Perhaps you might be more interested in the work that is currently being carried out with regard to “Savestrols” by Professor Gerry Potter and Professor Dan Burke, who are both associated with the De Montfort University in Leicester, England.
        Brian A Schaefer has recently written a book regarding the work they have been doing. The book is entitled, “Salvestrols, Nature’s Defence against Cancer.” ISBN 978-0-9783274-0-8

        The basic idea, which they have now scientifically proven, is that CYP1B1 (the enzyme that resides in all cancers, and only in cancerous tissue), takes the salvestrols (phytonutrients found in vine ripened fruits and vegetables) and converts them into metabolites, (natural chemotherapy agents), to kill cancerous tissue. These metabolites are only formed and utilised inside the cancer cells and nowhere else in the body. It appears to be the natural “magic bullet” to both ward off and rid the body of cancer, that I believe God (the God of the Bible that is), has designed into our bodies and the world he created for us, and which cancer drug researchers (of whom Professor Gerry Potter is second to none) have been doing their utmost over the last 10 years to synthetically replicate.
        Anyway, Jared – this is the most scientific, logical and hopeful information that I currently know of, that could also prove helpful to you. I sincerely encourage you to take a close look at this.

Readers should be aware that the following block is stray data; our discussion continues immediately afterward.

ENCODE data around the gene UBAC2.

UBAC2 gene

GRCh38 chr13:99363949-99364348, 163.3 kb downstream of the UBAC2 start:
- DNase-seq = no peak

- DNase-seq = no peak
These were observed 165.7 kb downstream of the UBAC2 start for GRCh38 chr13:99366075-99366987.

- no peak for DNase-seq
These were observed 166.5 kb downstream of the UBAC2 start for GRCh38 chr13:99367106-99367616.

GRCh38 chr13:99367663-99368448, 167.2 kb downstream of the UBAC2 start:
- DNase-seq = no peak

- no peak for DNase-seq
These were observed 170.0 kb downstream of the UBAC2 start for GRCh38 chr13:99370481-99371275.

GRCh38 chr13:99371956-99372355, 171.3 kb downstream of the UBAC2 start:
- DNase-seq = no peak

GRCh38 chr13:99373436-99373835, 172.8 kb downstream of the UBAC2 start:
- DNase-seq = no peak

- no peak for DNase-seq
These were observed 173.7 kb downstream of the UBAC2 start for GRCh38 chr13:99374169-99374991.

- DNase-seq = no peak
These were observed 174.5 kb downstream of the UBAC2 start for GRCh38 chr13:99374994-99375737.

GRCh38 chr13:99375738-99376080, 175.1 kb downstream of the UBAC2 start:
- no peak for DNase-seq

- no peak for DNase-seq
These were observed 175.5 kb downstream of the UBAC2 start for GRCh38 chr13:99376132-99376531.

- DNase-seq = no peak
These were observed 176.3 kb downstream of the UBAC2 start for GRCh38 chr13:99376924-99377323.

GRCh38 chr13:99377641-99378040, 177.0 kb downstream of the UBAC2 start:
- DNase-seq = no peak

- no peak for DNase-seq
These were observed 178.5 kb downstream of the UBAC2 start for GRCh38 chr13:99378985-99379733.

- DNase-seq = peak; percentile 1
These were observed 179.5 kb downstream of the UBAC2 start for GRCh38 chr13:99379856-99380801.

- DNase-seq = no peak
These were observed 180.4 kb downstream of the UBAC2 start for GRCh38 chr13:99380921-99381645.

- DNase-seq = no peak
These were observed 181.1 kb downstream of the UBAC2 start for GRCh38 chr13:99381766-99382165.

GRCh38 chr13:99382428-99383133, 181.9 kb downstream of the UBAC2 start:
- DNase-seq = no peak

In brotherly love,


  3. vb1971
    May 16, 2013 at 11:47 am

    Hi Jared, I have just discovered your blog and have been so inspired by your story. I was diagnosed with Stage 4 colorectal cancer eighteen months ago at the age of 40 (mets to liver and peritoneum). After being told there was nothing that could be done other than palliative chemo I started fighting. I ended up having surgery which successfully removed the visible mets but suffered complications which saw me spend 2 months in ICU. My latest PET scan shows a recurrence so I was feeling really devastated until I came across your story. It gives me real hope that I might have more time to be with my children and husband than predicted by the stats. Thank you for sharing your story and wishing you all the best as you face this challenge.

    • Jared
      May 17, 2013 at 1:59 pm

      Hi, I’m always sorry to hear stories of bowel cancer and its effect on people. Thanks for sharing. I hope you manage to out live the predictions as well and enjoy the time you have left with you family. I wish you all the best in your fight.

  4. galliencharlotte@free.Fr
    May 30, 2013 at 9:53 am

    I found about your blog through a school friend of mine, Claire French, and have been drawn back many times to read about how you are doing. I am amazed by your courage, your endurance and your outlook on life. I am, fortunately, not battling any disease and I do not necessarily believe in God but I find you words comforting and moving on many levels. I often selfishly read your posts to help find meaning in some of my own difficulties. I wish you all the best for the next scan and that your courage remains strong.

  5. Theresa
    May 31, 2013 at 10:20 pm

    Thinking of you and hope May has been bearable, and June brings many sweet moments for you and Hannah and your whanau.